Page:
Ok, ok, I know, officially spring is coming. I know that soon I will have too much asparagus to cook with and zillions of the best strawberries ever. But in Germany spring does arrive late. Oh so late. Yesterday an English friend of mine was telling us how he’s so fed up with the trees for not displaying any #@&%$? leaves, yet. The weather did turn milder, but the fields are still bare.
So for the moment I’m relying on the usual leeks, potatoes, cabbage, plus more or less tasty imports. I live with a serial tomato eater. When we came back here after being in Calabria for a month, we went to shop for food. While I was all in all quite happy with the selection of products, he bursted out: “Where are the vegetables I can actually eat?”. He loves Brussel sprouts, potatoes and leeks, but when you grow up with tomatoes, aubergines and peppers, you miss them bitterly. Now and again I buy them because food nostalgia is too strong.
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March 28, 2011
And after taking a stroll around the world, foodwise (I saw this lovely old movie a few nights ago), here I am, back home: back to Italy, with pasta.
Like most Italian people who cook, I often make my own. Fresh pasta is a completely different product from ‘regular’ dried durum wheat pasta, the one sold in every supermarket; and it is infinitely better than store-bought fresh pasta, unless of course you have a good pastificio artigianale down the road. For these reasons, if you have never eaten it, you really should give this (or any other recipe) a try. Once you learn the basics, it is easy to make: I have tested this on a few friends, who asked me to teach them how to make pasta: they could not believe the sumptuous dish of pappardelle al ragù we produced after a mere couple of hours work.
(It can take less than that, with some experience; it will take more than that, if you make ragù without a pressure cooker).
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February 6, 2011
My favourite snack is an apple. As a student I used to always bring an apple or two in my bag, and I never stopped to. I think it must have started when I was very young, probably right after primary school. My public primary school was indeed quite a progressive and unusual one. Children had the option to stay at school also in the afternoon (in Italy they spend only mornings at school). There was a canteen providing food for everyone, fresh, locally prepared, healthy food, with a pool of voluntary moms that were allowed to supervise after a careful training on health and safety procedures. My stay-at-home mum was one of them and she was impressed by the quality. I have to admit that as a youngster I was not very inclined to appreciate that, and while I do remember some food with pleasure, my main memory is that of hating the salad because it had so much vinegar in it. At mid mornings and mid afternoons snacks were provided during the long breaks. You were not allowed to bring any food from outside and as far as I remember the rule was enforced. So we all snacked on fruit and milk. Fruit was oranges or apples, usually. And it all started there, I think. If you think about it, this is a great trick to teach children to eat healthily. We were all hungry and so learned to snack on fruit without having to have it cut and cleaned for you by mummy first. We did not need to care that much about advertisement featuring sugary, unhealthy food and drink, since the ‘cool’ factor associated with it could not be boasted at school with your mates, and thus lost most of its appeal.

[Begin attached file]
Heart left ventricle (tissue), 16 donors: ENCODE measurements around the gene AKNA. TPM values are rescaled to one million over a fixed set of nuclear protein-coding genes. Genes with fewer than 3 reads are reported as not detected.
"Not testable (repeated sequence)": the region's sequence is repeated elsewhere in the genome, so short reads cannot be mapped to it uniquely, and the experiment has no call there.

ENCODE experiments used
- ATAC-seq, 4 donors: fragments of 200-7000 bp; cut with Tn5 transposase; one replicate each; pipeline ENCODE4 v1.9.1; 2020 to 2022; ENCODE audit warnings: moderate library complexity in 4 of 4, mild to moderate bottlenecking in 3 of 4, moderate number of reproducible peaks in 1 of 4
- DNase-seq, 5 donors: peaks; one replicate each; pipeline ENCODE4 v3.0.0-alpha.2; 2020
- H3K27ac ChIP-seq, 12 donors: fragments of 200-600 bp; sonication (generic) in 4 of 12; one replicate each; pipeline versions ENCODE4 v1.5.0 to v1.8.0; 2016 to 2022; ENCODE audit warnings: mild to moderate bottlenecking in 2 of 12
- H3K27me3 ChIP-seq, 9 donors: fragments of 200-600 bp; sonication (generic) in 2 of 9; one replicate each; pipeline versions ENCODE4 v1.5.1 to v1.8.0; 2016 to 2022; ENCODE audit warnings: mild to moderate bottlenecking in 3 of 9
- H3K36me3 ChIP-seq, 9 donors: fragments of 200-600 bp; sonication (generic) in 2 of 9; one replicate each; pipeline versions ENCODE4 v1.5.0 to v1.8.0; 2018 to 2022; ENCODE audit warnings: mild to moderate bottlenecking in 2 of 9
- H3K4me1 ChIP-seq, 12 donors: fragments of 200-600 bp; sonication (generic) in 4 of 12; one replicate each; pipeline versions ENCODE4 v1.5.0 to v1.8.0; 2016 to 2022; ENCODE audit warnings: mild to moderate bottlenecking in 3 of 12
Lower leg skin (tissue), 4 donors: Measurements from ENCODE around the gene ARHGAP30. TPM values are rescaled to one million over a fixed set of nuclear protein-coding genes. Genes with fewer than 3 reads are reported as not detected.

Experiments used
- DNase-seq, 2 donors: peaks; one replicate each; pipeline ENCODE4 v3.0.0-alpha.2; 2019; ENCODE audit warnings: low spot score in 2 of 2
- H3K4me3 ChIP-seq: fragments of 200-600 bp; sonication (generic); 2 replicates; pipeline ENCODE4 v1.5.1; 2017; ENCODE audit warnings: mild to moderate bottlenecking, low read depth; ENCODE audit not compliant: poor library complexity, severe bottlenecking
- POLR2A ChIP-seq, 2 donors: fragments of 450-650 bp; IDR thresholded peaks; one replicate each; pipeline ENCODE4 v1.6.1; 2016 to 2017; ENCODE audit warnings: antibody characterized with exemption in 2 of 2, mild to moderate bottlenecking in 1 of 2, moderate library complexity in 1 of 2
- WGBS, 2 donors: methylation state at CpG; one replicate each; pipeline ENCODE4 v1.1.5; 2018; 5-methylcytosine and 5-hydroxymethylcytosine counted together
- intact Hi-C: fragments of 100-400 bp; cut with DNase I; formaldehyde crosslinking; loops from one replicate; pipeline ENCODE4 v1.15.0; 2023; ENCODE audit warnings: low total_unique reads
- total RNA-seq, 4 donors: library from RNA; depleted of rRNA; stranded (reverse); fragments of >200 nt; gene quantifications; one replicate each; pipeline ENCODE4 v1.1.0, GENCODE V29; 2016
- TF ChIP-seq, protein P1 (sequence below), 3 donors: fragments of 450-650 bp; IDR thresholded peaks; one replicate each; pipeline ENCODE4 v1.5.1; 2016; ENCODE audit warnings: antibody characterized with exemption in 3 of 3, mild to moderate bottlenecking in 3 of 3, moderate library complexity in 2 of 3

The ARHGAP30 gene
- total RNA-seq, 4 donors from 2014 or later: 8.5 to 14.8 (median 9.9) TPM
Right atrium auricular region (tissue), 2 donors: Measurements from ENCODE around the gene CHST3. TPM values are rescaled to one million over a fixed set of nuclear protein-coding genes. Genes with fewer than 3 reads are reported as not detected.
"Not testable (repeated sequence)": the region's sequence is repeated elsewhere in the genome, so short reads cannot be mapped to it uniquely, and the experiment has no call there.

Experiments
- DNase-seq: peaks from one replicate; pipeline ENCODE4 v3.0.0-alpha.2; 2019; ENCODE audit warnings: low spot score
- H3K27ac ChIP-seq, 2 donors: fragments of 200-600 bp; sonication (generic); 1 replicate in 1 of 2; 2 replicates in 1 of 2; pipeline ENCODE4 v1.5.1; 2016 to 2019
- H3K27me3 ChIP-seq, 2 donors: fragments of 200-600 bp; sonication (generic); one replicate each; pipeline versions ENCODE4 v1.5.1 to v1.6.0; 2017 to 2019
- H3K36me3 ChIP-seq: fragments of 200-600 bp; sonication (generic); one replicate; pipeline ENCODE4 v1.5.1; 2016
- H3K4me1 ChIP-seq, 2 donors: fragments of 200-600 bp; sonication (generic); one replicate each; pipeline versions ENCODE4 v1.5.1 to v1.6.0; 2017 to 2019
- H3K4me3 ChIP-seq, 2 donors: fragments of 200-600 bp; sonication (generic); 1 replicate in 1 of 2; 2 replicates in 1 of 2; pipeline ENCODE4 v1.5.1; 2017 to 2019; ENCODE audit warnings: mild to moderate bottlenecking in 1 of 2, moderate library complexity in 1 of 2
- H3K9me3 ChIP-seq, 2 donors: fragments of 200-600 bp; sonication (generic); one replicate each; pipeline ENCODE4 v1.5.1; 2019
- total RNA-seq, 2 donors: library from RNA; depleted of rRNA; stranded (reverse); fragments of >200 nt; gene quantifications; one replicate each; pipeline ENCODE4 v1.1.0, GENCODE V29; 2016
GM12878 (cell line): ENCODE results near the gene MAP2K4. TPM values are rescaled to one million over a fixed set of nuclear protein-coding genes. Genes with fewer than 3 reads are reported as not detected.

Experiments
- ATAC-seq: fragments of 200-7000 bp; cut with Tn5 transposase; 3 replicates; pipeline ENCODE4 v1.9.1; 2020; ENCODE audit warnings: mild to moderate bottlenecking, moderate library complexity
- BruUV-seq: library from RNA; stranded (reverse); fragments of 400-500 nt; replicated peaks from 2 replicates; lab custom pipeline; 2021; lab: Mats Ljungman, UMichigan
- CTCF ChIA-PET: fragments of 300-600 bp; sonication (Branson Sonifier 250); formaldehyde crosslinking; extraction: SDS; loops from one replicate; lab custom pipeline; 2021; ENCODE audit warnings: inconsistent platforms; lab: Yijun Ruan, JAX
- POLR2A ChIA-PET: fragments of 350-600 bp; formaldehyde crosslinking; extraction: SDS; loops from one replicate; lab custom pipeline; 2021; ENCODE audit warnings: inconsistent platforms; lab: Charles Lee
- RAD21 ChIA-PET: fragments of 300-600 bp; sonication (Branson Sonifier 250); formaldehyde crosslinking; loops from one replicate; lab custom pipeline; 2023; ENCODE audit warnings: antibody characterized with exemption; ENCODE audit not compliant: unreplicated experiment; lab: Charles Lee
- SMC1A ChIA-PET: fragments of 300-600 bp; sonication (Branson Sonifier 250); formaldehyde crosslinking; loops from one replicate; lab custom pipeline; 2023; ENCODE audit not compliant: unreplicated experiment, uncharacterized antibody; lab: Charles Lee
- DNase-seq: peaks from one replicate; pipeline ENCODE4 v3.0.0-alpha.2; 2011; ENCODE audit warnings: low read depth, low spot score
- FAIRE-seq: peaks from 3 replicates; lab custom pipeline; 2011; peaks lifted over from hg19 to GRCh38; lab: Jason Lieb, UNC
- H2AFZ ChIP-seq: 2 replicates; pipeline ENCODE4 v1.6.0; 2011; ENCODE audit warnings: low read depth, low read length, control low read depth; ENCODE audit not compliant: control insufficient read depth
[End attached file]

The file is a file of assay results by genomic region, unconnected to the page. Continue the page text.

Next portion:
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February 5, 2011
I’m back to Germany, and it is starting to kick in. These days the trees outside have been incredibly beautiful. The world is wrapped in a blanket of fog, which freezes and makes each little branch of the tree sparkle, covered in ice crystals. Blissfully, there is no snow, making it possible to lead an almost normal life.
However I am not in the mood for appreciating this place. I won’t blame it, I know it is me, mainly. I just feel out-of-place, and I feel as if my efforts to fit in have been useless so far. I find it more and more difficult to make plans, to find something fun to do. And when I feel this way, so purposeless, I know there is only one thing that can help me: cooking. I never feel out-of-place in the kitchen. I do feel more than a bit cheesy, like Nigella happily declaring: “whenever I am in the kitchen, I am happy”, but there is some truth in it.
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February 2, 2011
I am posting these ‘nutella’ inspired cookies hoping that you will be inspired as well. Saturday is World Nutella day – fun, isn’t it? Last year I tried making my own Nutella version, because actually, of all things, I’m not really a Nutella person, though I definitely am a chocolate-and-hazelnut person. Tthat his year, you’ll see it on Saturday, but let me say that I am quite pleased with the results I am currently munching, together with these cookies.
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January 29, 2011
We Italians have a big fault. Well, of course; but I was not talking about politics. I mean, we have a big fault food-wise. We don’t do dressings. We don’t understand them. We dress salad with oil, salt, vinegar, be it balsamic, white or red wine or maybe even apple vinegar; occasionally with lemon juice instead of vinegar. This is it. I personally don’t even use vinegar, and more often than not, I leave out even the salt. And it is only five years, maybe, that I dress my salad at all (a common trauma from bad food at school). We eat salads like everyone else does – it is after all one of the best office lunch fares on offer in many bars – but I’ve never seen any other dressing being used. Our creativity stops at the ingredients – solid ingredients – level. When abroad, one of our biggest problems is eating salad. Why do people insist on those horrible dressings? Why would you want to drench your poor, delicate, innocent leaves of salad in cream, of all things?